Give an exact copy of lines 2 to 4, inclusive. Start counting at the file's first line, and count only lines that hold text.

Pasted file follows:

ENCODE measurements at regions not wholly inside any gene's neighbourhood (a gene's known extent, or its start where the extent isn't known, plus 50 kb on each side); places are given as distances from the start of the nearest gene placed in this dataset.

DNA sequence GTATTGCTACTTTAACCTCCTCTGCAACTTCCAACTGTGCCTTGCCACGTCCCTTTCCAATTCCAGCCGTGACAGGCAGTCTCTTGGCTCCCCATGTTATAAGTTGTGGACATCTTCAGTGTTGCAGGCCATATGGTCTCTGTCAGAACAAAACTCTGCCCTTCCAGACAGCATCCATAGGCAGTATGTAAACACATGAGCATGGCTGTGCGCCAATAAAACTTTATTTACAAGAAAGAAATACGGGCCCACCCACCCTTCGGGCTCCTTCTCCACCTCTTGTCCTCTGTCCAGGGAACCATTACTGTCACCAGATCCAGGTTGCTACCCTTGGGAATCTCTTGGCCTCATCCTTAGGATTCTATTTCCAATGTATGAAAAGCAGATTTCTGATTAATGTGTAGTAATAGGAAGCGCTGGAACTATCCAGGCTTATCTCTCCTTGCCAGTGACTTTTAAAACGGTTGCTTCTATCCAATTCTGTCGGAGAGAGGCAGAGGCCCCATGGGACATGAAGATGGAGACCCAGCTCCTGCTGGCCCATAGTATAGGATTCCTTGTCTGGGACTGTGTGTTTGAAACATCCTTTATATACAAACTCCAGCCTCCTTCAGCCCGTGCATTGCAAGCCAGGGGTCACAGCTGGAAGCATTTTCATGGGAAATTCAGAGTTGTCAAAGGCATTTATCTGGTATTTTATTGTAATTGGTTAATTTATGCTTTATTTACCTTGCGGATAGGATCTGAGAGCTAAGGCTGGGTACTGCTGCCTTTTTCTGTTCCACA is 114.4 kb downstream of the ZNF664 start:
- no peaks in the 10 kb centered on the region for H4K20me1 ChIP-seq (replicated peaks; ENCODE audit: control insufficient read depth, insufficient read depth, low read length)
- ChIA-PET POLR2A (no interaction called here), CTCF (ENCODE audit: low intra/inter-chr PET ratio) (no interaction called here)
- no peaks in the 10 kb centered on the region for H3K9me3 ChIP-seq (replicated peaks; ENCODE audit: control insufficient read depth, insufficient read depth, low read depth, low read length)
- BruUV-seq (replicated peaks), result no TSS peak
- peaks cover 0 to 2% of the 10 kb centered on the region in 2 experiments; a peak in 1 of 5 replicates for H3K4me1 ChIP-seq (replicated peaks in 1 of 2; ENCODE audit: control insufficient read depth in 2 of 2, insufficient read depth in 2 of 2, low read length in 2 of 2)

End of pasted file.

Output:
DNA sequence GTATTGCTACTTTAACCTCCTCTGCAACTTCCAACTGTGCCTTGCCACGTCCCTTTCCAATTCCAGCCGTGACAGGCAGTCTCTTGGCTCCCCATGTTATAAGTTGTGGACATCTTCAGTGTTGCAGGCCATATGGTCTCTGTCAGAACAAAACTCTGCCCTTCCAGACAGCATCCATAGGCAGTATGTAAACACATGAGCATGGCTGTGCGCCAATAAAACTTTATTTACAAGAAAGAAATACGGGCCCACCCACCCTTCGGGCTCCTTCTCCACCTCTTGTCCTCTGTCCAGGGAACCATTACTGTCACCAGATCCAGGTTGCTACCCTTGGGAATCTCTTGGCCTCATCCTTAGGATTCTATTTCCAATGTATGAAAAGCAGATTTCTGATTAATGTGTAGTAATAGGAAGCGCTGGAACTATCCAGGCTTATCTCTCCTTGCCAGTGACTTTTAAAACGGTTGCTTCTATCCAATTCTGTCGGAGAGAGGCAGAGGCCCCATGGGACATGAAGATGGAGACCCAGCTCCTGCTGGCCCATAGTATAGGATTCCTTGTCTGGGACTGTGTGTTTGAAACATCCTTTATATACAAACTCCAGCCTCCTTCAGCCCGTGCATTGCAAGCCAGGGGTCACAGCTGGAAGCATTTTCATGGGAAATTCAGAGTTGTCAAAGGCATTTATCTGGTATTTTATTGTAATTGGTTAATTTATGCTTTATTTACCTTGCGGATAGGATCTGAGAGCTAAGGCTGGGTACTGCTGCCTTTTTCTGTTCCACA is 114.4 kb downstream of the ZNF664 start:
- no peaks in the 10 kb centered on the region for H4K20me1 ChIP-seq (replicated peaks; ENCODE audit: control insufficient read depth, insufficient read depth, low read length)
- ChIA-PET POLR2A (no interaction called here), CTCF (ENCODE audit: low intra/inter-chr PET ratio) (no interaction called here)